Pernicious Anemia

  1. General information
    1. Chronic progressive, macrocytic anemia caused by a deficiency of intrinsic factor; the result is abnormally large erythrocytes and hypochlorhydria (a deficiency of hydrochloric acid in gastric secretions)
    2. Characterized by neurologic and GI symptoms; death usually results if untreated
    3. Lack of intrinsic factor is caused by gastric mucosal atrophy (possibly due to heredity, prolonged iron deficiency, or an autoimmune disorder); can also result in clients who have had a total gastrectomy if vitamin B12 not administered
    4. Usually occurs in men and women over age 50, with an increase in blue-eyed persons of Scandinavian descent
    5. Pathophysiology
      1. Intrinsic factor is necessary for the absorption of vitamin B12 into the small intestine.
      2. B12 deficiency diminishes DNA synthesis, which results in defective maturation of cells (particularly rapidly dividing cells such as blood cells and GI tract cells).
      3. B12 deficiency can alter structure and function of peripheral nerves, spinal cord, and the brain.
  2. Medical management
    1. Drug therapy
      1. Vitamin B12 injections: monthly maintenance
      2. Iron preparations (if Hgb level inadequate to meet increased numbers of erythrocytes)
      3. Folic acid
        1. controversial
        2. reverses anemia and GI symptoms but may intensify neurologic symptoms
        3. may be safe if given in small amounts in addition to vitamin B12
    2. Transfusion therapy
  3. Assessment findings
    1. Anemia, weakness, pallor, dyspnea, palpitations, fatigue
    2. GI symptoms: sore mouth; smooth, beefy, red tongue; weight loss; dyspepsia; constipation or diarrhea; jaundice
    3. CNS symptoms; tingling, paresthesias of hands and feet, paralysis, depression, psychosis
    4. Laboratory tests
      1. Erythrocyte count decreased
      2. Blood smear: oval, macrocytic erythrocytes with a proportionate amount of Hgb
      3. Bone marrow
        1. increased megaloblasts (abnormal erythrocytes)
        2. few normoblasts or maturing erythrocytes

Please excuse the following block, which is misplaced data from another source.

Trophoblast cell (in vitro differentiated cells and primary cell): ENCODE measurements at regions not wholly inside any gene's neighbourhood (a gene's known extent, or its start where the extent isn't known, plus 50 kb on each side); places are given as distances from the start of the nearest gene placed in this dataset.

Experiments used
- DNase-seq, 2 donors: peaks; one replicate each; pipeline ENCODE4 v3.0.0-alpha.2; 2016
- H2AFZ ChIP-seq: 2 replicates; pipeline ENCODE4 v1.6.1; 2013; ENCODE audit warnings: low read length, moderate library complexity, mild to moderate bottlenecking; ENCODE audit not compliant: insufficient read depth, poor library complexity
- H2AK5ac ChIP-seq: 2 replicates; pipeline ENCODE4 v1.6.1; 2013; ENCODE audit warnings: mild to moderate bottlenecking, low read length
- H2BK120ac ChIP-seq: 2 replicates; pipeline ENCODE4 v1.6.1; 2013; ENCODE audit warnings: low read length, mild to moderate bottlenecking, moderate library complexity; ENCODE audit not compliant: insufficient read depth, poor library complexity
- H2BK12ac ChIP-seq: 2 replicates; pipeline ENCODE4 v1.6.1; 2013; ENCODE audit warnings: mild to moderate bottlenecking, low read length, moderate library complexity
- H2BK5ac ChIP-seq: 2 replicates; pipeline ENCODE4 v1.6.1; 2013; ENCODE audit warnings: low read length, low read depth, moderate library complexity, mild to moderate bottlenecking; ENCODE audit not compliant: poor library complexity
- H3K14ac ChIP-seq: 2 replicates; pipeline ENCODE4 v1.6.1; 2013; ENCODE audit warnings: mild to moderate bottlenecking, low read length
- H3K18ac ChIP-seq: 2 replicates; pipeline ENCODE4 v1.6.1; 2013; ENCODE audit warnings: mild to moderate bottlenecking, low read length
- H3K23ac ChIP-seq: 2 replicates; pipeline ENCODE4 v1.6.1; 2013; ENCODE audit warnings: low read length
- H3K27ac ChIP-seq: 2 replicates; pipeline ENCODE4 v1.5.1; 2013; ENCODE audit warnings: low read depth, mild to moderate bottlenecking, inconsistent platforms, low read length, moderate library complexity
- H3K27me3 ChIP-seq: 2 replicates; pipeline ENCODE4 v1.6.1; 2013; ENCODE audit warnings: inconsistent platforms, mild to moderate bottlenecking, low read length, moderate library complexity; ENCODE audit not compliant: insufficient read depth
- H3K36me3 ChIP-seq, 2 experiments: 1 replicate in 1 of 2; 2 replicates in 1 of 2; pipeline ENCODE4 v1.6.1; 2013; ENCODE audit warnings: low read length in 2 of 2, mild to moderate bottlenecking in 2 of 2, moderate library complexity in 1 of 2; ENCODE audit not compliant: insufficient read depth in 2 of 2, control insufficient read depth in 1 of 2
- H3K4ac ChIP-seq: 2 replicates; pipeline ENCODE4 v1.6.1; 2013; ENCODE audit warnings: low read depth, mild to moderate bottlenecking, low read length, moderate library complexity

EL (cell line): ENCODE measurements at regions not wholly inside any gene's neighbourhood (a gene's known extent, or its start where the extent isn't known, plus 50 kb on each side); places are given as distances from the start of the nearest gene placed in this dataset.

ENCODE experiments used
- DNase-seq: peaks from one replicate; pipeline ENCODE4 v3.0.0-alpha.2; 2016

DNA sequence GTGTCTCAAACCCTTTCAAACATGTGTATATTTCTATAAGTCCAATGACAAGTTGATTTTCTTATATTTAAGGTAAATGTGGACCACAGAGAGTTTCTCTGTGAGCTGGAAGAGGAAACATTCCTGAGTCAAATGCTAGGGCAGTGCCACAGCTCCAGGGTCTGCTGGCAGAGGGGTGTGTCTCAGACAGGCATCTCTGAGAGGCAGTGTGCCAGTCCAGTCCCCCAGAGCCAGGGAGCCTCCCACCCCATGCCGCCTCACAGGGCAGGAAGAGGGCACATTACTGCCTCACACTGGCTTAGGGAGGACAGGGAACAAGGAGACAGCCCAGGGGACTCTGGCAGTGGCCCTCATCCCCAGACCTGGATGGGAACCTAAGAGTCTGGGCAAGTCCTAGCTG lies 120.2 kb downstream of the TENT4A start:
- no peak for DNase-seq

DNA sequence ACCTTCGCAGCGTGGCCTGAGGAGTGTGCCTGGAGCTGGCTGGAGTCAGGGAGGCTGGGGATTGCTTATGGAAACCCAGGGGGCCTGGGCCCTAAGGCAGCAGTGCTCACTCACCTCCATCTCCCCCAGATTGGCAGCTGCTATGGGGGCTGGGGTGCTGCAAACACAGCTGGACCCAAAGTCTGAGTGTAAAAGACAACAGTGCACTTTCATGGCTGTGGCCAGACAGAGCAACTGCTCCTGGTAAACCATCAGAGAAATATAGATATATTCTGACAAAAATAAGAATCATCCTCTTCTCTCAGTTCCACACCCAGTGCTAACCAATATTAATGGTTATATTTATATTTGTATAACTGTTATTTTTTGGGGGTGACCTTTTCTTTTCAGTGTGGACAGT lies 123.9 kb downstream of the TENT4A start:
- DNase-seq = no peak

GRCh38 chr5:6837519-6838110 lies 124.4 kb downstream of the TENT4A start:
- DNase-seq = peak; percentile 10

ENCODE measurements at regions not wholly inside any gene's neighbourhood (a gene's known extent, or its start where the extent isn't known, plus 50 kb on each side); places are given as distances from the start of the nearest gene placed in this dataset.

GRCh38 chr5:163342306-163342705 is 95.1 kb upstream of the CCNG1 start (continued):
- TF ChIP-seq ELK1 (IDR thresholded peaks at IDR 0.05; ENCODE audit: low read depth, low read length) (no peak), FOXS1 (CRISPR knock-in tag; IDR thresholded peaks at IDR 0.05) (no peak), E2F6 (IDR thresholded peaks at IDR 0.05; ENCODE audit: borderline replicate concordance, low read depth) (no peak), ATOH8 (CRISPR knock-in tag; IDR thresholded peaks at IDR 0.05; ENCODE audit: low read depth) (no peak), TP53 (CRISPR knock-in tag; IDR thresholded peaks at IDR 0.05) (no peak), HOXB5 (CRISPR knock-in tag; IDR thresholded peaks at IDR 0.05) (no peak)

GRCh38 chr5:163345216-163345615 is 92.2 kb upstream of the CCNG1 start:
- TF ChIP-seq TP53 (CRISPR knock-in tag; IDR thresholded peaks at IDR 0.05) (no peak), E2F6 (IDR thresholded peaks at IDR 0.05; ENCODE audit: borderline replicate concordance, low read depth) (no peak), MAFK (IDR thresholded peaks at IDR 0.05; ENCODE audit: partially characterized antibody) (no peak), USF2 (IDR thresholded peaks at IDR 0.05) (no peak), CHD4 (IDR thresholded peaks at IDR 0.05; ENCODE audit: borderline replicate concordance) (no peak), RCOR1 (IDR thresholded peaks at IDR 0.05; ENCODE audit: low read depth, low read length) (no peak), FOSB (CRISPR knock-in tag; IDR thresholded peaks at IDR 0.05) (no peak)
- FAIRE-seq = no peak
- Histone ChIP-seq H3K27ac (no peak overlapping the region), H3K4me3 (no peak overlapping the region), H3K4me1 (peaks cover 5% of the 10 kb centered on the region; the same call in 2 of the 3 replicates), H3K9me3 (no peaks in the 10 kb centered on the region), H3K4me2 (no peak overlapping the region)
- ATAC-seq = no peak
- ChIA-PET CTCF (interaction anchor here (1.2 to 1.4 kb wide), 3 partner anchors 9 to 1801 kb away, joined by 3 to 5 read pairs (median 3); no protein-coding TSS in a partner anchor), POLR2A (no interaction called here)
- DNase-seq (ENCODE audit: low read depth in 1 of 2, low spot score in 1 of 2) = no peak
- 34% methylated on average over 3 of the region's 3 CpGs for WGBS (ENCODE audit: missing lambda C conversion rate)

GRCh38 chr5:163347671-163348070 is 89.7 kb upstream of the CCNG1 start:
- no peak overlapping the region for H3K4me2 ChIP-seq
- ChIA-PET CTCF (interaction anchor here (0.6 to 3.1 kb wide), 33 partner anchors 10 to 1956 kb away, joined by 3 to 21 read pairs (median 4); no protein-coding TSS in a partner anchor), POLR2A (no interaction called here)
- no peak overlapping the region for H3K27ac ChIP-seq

3. defective leukocyte maturation
      4. Bilirubin (indirect): elevated unconjugated fraction
      5. Serum LDH elevated
      6. Positive Schilling test
        1. measures absorption of radioactive vitamin B12 both before and after parenteral administration of intrinsic factor
        2. definitive test for pernicious anemia
        3. used to detect lack of intrinsic factor
        4. fasting client is given radioactive vitamin B12 by mouth and nonradioactive vitamin B12 IM to saturate tissue binding sites and to permit some excretion of radioactive vitamin B12 in the urine if it is absorbed
        5. 24-48 hour urine collection is obtained; client is encouraged to drink fluids
        6. if indicated, second stage Schilling test performed 1 week after first stage. Fasting client is given radioactive vitamin B12 combined with human intrinsic factor and test is repeated.
      7. Gastric analysis: decreased free hydrochloric acid
      8. Large numbers of reticulocytes in the blood following parenteral vitamin B12 administration
  4. Nursing interventions
    1. Provide a nutritious diet high in iron, protein, and vitamins (fish, meat, milk/milk products, and eggs).
    2. Avoid highly seasoned, coarse, or very hot foods if client has mouth sores.
    3. Provide mouth care before and after meals using a soft toothbrush and nonirritating rinses.
    4. Bed rest may be necessary if anemia is severe.
    5. Provide safety when ambulating (especially if carrying hot items, etc.)
    6. Provide client teaching and discharge planning concerning
      1. Dietary instruction
      2. Importance of lifelong vitamin B12 therapy
      3. Rehabilitation and physical therapy for neurologic deficits, as well as instruction regarding safety